Home > Books > The Second-Last Woman in England by Maggie Joel

The Second-Last Woman in England by Maggie Joel

The Second-Last Woman in England by Maggie Joel (Felony & Mayhem, 2012) starts with an event I remember all too well. Although my parents were not as wealthy as the family described in this book, they bought a television to watch the Coronation in 1953. As a result, we instantly became the most popular family in the neighbourhood. On the 2nd June, our living room was filled to overflowing with patriotic fervour and neighbours who had all thoughtfully supplied contributions to a celebratory buffet set out in the garden. Fortunately, my mother resisted the natural temptation to shoot my father dead. Even at the best of times, he was not the most sociable of men, but he never did anything intentionally to justify his execution. The same restraint was not exercised by Harriet Wallis who, at a party not dissimilar in spirit to ours, took her husband’s gun and shot him dead in front of all their guests.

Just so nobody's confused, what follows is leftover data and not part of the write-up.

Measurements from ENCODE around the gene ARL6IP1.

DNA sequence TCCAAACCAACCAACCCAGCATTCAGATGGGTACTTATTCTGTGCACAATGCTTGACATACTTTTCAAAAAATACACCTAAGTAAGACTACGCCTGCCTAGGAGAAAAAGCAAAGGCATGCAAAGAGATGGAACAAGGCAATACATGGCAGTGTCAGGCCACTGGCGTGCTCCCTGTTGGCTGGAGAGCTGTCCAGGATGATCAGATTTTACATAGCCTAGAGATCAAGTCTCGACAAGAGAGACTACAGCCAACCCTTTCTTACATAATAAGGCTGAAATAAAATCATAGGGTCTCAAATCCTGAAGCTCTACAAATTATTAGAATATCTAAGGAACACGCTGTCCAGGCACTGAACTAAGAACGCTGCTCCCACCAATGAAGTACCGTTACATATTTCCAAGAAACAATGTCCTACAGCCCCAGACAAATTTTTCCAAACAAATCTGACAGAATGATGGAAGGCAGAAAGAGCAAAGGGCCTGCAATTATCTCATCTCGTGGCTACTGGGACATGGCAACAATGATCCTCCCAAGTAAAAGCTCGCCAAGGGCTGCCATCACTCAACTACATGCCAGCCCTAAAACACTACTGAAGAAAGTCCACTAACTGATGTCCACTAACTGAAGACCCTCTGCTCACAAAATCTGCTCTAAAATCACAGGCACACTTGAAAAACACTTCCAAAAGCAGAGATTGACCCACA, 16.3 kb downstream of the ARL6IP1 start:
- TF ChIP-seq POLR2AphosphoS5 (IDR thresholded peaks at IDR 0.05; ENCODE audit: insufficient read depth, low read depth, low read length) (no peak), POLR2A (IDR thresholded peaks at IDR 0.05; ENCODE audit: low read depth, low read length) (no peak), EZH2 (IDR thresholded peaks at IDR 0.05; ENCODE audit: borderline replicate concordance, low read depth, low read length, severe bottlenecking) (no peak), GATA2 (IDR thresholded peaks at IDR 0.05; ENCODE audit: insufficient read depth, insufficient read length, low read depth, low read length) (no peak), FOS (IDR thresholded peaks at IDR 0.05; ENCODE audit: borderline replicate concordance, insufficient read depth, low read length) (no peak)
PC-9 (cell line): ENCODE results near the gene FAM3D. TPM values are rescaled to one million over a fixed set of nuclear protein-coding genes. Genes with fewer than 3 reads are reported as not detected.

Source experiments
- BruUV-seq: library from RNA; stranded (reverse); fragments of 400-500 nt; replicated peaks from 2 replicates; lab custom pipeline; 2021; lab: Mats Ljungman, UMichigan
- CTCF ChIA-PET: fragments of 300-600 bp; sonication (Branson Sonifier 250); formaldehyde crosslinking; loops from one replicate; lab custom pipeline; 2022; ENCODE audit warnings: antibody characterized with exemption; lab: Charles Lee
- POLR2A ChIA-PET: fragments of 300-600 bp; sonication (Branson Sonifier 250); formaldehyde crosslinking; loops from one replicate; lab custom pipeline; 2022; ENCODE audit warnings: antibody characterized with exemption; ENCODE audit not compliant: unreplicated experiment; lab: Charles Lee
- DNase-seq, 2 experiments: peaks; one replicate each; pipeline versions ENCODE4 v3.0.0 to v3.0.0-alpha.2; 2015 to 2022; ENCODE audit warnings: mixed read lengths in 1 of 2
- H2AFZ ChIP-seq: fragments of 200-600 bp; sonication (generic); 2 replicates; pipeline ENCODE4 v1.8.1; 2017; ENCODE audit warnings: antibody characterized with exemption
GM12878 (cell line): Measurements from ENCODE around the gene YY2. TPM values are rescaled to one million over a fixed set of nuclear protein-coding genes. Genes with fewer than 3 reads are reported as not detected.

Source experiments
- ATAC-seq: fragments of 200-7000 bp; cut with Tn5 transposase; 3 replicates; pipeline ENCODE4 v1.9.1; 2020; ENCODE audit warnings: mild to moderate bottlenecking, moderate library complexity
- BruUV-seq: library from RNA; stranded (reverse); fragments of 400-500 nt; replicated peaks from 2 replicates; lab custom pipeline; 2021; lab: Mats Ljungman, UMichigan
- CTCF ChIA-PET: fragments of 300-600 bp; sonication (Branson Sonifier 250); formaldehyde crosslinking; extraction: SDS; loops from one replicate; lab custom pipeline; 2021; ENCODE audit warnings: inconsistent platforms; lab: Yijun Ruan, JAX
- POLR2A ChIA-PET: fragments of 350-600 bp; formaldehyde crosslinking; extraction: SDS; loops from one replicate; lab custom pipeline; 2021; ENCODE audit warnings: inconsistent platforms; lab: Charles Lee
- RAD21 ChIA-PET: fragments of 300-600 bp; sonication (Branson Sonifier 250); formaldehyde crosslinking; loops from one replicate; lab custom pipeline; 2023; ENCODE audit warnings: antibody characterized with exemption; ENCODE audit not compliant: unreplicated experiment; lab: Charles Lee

At this point, allowing for the threat of Alzheimer’s hanging over me, I frankly confess to having no memory of this killing. A brief survey of Google confirms the probability all the events described in this book are fictional. The last three women hung for murder in Britain appear to be Louisa Merrifield on 18th September 1953, Styllou Christofi on 13th December 1954, and Ruth Ellis on 13th July 1955. On this assumption, the book becomes an unhappy compromise between an inverted crime and an allegedly true crime novel. It’s not an inverted crime novel because we have the shooting described in the Prologue and then the nine months leading up to this unhappy event covered in the following chapters. There’s no detective like Columbo gently teasing at the facts to catch the murderer. Equally, it’s not a description of real events although the context is historically accurate. This denies the readers some of the relevant insights into the history of past murders as in Kate Summerscale’s The Suspicions of Mr Whicher or The Murder at Road Hill House (Bloomsbury, 2008). Hence, it lacks the usual dynamic of a murder mystery. There’s no pressure on a detective to pull a rabbit out of a hat and say whodunnit, nor do we have to watch through the killer’s eyes as the detective circles and closes in for the arrest. I suppose it means we have to label it as “historical” in the fictional sense of the word and watch the author recreate the class-ridden and social hypocrisy of the time.